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2 cheap FTSE 100 dividend growth stocks I’d buy in a Stocks and Shares ISA today

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While a big dividend yield may make a stock more appealing from an income investing perspective, it should not be the only consideration when buying income stocks. After all, a high yield that fails to rise over the long run can eventually become relatively unimpressive.

With that in mind, here are two FTSE 100 stocks that may not have the highest yields in the index at the present time, but that could offer rapidly-rising dividends in the long run. As such, now could be the right time to buy them.

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Unilever

Unilever (LSE: ULVR) continues to offer an impressive long-term growth outlook. Certainly, there are continued concerns about the strength of China’s retail sales prospects – especially at a time when fears surrounding a global trade war are exacerbated. However, with the stock having a diverse geographic spread, it may be able to overcome risks in some regions by delivering growth elsewhere.

In terms of its dividend yield, Unilever currently offers an income return of 3.1%. That’s around 1.2% lower than the FTSE 100’s yield, which may lead to some investors being lukewarm about its income investing prospects. However, the company has a strong track record of dividend growth.

In the last three years, for example, dividends per share have risen at an annualised rate of over 15%. Since dividend payouts are currently covered 1.6 times by profit, there could be scope for further dividend increases in the long run.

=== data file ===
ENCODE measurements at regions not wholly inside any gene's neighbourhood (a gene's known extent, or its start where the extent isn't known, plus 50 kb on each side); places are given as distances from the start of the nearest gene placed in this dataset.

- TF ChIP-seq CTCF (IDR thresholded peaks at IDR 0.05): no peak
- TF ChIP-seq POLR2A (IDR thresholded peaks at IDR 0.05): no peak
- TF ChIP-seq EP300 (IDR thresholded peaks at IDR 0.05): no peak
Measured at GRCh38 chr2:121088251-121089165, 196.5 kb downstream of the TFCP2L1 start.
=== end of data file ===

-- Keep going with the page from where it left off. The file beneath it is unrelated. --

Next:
Although Unilever’s price-to-earnings (P/E) ratio of 20.7 is relatively high, it has been significantly higher in the past. Therefore, the stock could offer improving total return potential, as well as lower risk due to its diverse range of products and geographic exposure.

Ferguson

Although there are continued fears about the prospects for the US housing market, plumbing business Ferguson (LSE: FERG) continues to have a bright financial outlook. In the current year, for example, the company is expected to post a rise in earnings of 21%. This puts it on a price-to-earnings growth (PEG) ratio of just 0.8, which suggests that it could deliver impressive capital growth in the long run.

Ferguson’s income investing prospects may also be highly appealing. The company currently has a dividend yield of just 2.6%, but this is covered 2.8 times by profit. This suggests that there could be a rapid rate of dividend growth in the coming years that would not put the company in a difficult financial position. Since dividends per share have increased at an annualised rate of 14.6% during the last four years, the company has a good track record of raising shareholder payouts.

Therefore, while Ferguson may lack a high income return today, its dividend growth prospects could make it an enticing income stock in the long run. With capital growth potential also on offer, its total returns could be highly impressive.

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Peter Stephens owns shares of Unilever. The Motley Fool UK owns shares of and has recommended Unilever. Views expressed on the companies mentioned in this article are those of the writer and therefore may differ from the official recommendations we make in our subscription services such as Share Advisor, Hidden Winners and Pro. Here at The Motley Fool we believe that considering a diverse range of insights makes us better investors.

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